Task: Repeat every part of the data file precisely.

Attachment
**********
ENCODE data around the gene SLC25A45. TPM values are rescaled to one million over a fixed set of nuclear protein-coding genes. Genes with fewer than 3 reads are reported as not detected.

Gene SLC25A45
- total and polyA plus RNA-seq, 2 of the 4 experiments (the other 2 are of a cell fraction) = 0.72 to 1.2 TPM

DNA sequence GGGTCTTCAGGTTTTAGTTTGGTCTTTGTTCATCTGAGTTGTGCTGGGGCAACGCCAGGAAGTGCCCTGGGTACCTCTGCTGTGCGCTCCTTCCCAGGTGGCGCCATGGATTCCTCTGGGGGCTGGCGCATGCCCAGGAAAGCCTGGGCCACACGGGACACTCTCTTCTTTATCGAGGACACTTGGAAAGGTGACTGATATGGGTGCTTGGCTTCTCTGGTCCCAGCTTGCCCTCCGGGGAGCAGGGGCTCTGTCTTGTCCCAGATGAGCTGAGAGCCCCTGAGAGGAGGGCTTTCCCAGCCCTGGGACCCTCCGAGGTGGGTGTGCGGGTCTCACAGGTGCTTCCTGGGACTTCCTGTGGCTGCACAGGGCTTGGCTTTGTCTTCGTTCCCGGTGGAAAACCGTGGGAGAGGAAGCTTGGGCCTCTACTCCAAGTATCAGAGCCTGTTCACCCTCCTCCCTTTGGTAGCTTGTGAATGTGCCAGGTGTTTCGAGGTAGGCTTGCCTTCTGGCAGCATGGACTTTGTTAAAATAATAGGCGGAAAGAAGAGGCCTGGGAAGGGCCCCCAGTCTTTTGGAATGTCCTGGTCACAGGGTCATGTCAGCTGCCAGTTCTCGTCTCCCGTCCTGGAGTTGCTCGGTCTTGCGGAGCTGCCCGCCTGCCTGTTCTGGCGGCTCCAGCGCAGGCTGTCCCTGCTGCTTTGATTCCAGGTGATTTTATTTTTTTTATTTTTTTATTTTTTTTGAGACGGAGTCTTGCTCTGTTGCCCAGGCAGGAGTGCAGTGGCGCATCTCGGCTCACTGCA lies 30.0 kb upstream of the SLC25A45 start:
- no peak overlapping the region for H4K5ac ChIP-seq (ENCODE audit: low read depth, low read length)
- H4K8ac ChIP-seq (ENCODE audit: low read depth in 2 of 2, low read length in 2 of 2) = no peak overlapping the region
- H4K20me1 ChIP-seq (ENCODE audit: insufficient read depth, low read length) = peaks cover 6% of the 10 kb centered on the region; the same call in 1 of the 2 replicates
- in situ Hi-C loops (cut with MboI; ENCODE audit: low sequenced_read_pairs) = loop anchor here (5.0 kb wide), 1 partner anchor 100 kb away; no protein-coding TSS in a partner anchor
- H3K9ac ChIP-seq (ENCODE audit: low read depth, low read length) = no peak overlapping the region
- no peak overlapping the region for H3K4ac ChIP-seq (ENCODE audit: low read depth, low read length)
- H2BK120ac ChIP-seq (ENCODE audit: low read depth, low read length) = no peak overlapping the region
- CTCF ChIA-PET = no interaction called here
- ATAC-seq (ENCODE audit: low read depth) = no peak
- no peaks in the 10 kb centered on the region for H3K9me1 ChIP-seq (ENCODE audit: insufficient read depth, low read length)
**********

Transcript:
ENCODE data around the gene SLC25A45. TPM values are rescaled to one million over a fixed set of nuclear protein-coding genes. Genes with fewer than 3 reads are reported as not detected.

Gene SLC25A45
- total and polyA plus RNA-seq, 2 of the 4 experiments (the other 2 are of a cell fraction) = 0.72 to 1.2 TPM

DNA sequence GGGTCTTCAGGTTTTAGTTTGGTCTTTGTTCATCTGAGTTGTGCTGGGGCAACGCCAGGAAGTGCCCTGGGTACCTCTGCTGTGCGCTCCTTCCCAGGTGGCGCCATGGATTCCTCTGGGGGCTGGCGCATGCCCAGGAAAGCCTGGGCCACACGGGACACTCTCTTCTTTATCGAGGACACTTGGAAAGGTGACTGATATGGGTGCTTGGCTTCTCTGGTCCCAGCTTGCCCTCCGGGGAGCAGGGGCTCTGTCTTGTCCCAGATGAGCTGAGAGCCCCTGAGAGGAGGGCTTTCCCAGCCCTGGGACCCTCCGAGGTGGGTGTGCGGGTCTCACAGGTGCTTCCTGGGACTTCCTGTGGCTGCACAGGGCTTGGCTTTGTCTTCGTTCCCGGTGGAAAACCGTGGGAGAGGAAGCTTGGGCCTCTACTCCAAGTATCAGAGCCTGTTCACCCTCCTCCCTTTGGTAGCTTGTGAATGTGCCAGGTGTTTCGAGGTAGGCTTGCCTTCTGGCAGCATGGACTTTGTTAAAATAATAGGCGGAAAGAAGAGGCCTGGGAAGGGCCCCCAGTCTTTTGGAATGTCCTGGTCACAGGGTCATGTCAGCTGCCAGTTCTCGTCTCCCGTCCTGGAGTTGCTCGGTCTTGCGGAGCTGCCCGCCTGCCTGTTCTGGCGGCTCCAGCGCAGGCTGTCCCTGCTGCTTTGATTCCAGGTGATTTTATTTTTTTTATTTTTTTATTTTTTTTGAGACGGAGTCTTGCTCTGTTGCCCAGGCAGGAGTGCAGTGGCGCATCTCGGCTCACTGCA lies 30.0 kb upstream of the SLC25A45 start:
- no peak overlapping the region for H4K5ac ChIP-seq (ENCODE audit: low read depth, low read length)
- H4K8ac ChIP-seq (ENCODE audit: low read depth in 2 of 2, low read length in 2 of 2) = no peak overlapping the region
- H4K20me1 ChIP-seq (ENCODE audit: insufficient read depth, low read length) = peaks cover 6% of the 10 kb centered on the region; the same call in 1 of the 2 replicates
- in situ Hi-C loops (cut with MboI; ENCODE audit: low sequenced_read_pairs) = loop anchor here (5.0 kb wide), 1 partner anchor 100 kb away; no protein-coding TSS in a partner anchor
- H3K9ac ChIP-seq (ENCODE audit: low read depth, low read length) = no peak overlapping the region
- no peak overlapping the region for H3K4ac ChIP-seq (ENCODE audit: low read depth, low read length)
- H2BK120ac ChIP-seq (ENCODE audit: low read depth, low read length) = no peak overlapping the region
- CTCF ChIA-PET = no interaction called here
- ATAC-seq (ENCODE audit: low read depth) = no peak
- no peaks in the 10 kb centered on the region for H3K9me1 ChIP-seq (ENCODE audit: insufficient read depth, low read length)